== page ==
Erythrocytes: Anemias in Chronic Liver Diseases.Hematology 2000; 5(1):69-76H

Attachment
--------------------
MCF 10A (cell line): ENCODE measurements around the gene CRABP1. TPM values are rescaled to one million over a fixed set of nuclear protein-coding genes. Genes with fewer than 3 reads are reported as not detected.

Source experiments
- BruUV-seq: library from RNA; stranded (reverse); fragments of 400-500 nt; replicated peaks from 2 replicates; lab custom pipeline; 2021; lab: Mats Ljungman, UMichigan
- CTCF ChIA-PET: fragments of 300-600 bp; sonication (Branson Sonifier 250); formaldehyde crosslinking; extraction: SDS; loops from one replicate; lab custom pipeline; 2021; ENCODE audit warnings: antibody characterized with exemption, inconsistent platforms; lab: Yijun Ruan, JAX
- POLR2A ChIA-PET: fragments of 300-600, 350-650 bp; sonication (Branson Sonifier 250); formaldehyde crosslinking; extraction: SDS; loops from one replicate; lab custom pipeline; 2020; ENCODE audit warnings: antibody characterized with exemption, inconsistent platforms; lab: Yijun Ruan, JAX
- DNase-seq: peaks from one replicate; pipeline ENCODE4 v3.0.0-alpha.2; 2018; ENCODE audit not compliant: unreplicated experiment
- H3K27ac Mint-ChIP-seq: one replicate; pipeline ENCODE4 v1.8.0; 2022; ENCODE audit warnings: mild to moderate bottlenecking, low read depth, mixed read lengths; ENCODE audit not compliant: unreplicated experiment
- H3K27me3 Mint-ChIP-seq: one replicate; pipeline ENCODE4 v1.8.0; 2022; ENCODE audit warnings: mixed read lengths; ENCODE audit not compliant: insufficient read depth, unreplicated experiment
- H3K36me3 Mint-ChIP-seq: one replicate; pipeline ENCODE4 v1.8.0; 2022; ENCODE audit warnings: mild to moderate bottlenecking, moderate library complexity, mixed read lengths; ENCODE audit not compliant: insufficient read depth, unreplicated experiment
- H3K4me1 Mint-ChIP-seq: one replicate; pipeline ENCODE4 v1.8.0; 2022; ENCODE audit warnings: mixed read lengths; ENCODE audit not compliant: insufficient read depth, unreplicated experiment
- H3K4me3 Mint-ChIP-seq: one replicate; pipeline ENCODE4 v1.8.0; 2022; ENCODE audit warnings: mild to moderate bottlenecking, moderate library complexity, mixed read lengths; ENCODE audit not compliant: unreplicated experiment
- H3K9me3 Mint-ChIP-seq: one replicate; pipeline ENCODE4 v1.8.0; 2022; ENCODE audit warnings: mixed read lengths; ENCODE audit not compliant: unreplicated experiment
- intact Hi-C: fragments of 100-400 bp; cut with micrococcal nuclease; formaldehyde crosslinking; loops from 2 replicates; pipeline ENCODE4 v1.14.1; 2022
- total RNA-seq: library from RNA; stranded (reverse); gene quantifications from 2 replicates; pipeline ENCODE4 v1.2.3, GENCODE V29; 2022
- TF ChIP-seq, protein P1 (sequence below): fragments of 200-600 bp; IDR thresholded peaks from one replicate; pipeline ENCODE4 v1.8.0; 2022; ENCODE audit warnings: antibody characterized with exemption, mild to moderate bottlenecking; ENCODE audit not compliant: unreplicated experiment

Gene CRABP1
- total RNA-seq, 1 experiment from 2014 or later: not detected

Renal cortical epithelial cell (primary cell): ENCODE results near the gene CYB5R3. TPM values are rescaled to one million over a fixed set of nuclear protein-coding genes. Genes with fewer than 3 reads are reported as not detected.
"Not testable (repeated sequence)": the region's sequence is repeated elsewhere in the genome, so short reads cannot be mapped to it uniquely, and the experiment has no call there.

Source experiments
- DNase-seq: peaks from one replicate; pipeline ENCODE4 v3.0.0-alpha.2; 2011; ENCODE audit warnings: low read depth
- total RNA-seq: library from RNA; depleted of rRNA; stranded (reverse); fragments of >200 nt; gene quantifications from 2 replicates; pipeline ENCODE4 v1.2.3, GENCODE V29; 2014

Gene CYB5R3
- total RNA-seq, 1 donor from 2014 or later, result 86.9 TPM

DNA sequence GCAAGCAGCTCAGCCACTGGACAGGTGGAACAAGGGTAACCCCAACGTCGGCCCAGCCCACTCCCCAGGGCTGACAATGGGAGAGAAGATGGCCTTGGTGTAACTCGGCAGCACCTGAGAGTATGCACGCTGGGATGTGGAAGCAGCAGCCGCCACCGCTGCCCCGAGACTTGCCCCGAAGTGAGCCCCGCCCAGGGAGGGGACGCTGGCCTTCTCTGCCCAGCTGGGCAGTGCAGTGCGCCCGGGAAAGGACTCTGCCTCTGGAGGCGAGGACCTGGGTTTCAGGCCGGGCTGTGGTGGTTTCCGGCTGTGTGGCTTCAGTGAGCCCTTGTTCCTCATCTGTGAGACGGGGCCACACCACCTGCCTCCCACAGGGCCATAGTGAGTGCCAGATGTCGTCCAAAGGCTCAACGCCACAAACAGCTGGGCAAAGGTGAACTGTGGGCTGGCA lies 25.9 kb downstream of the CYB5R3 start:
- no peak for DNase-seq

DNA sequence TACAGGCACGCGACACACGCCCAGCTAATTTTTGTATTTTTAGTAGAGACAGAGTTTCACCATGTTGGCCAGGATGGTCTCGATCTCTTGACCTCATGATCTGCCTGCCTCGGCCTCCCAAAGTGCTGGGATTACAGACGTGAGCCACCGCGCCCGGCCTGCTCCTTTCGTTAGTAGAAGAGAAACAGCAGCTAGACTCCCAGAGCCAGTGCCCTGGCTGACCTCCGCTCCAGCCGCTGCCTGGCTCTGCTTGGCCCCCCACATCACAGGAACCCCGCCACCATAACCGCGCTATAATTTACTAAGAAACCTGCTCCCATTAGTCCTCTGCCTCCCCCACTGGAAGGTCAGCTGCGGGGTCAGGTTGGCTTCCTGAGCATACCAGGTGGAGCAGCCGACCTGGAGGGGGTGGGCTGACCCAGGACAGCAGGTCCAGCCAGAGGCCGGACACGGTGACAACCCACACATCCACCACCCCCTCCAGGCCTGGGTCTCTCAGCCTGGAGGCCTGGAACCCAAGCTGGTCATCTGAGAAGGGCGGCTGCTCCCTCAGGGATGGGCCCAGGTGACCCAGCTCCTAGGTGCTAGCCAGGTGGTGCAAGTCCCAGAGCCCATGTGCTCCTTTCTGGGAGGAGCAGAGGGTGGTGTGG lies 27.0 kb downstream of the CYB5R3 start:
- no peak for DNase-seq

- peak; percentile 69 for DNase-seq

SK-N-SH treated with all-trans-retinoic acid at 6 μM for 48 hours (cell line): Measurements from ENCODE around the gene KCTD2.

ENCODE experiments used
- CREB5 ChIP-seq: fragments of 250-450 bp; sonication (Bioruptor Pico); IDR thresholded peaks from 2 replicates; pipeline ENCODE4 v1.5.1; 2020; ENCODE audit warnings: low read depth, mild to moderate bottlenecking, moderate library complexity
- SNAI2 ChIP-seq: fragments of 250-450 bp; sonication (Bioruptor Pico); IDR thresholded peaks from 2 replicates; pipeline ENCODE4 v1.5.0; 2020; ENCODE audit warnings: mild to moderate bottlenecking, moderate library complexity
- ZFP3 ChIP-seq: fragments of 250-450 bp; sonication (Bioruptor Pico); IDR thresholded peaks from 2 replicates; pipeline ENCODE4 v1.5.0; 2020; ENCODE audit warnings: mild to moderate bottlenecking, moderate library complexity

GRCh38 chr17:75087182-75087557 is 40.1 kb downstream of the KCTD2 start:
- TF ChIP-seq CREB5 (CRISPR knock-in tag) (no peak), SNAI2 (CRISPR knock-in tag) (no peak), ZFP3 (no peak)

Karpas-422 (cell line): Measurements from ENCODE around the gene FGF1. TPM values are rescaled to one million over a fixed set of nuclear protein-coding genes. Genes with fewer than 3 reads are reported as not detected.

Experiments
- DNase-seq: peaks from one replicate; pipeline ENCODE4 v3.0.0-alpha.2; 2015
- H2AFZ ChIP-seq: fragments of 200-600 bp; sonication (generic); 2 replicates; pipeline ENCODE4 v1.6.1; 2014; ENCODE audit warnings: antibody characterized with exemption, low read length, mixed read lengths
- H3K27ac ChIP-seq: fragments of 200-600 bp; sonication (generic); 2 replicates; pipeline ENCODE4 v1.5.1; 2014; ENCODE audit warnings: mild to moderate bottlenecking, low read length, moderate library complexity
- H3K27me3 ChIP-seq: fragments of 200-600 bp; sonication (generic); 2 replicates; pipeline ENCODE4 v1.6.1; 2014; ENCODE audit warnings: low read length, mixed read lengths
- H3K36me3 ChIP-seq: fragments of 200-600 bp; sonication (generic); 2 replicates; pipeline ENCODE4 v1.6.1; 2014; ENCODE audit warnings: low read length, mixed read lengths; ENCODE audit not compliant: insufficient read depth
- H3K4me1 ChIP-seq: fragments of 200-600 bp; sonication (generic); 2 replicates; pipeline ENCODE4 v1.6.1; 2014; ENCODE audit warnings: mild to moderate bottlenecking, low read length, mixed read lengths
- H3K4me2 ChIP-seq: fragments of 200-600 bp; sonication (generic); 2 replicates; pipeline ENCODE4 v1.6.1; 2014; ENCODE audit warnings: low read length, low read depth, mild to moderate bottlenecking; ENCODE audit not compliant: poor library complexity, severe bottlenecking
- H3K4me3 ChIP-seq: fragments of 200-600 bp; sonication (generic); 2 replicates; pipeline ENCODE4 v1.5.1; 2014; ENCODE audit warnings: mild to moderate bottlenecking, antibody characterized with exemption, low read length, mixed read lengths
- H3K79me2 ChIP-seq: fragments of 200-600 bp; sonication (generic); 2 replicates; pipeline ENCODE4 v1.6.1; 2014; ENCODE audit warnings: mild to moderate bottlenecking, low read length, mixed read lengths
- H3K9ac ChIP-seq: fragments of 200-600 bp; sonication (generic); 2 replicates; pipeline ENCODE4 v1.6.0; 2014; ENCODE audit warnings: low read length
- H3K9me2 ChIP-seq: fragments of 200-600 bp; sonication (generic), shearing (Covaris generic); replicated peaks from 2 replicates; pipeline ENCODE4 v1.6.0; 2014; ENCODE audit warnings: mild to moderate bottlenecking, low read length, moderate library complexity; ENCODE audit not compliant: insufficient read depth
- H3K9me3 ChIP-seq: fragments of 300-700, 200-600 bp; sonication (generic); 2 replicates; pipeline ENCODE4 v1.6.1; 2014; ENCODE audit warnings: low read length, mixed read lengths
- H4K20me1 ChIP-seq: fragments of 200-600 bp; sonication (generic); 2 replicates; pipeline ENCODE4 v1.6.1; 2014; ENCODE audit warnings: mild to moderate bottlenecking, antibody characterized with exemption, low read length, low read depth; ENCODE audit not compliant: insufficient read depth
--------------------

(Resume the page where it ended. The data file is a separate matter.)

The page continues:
Anemia is a frequently observed manifestation during the clinical course of chronic liver disease. In this study, we retrospectively reviewed the hospital files of 500 chronic liver disease patients and assessed the frequency, etiology and morphology of anemia in 50 patients who fulfilled the criteria to be included in the study. The mean age of the patients was 48+/-16 years and male/female ratio was 1.4/1. The mean hemoglobin value was 9.54+/-2.03 g/dl. The mean MCV was 82.9+/-10.52 fl. Iron deficiency anemia, defined as absent bone marrow iron stores, was the most common anemia present in 50% of patients. Classical laboratory criteria used in the diagnosis of iron deficiency anemia (MCV < 80 fl, ferritin < 10 ng/ml) could not be applicable to all of the patients with iron deficiency anemia and hepatic disorders. Hemolytic anemia due to hypersplenism was the second most common anemia (24%) followed by anemias, namely anemia due to gastrointestinal hemorrhage (22%), anemia of chronic disease (8%), beta-thalassemia major (8%), folate deficiency (6%), vitamin B12 deficiency (4%), macrocytic anemia (2%), aplastic anemia (2%) and immune hemolytic anemia (2%). Twenty-eight percent of the patients had more than a single cause of anemia. Morphologically, microcytic anemia was the most common seen in 46% of the patients followed by normocytic (42%) and macrocytic anemia (12%). As patients do not always present with classical laboratory findings and may have more than a cause of anemia, a complex diagnostic approach should be considered in anemic patients with hepatic disorders.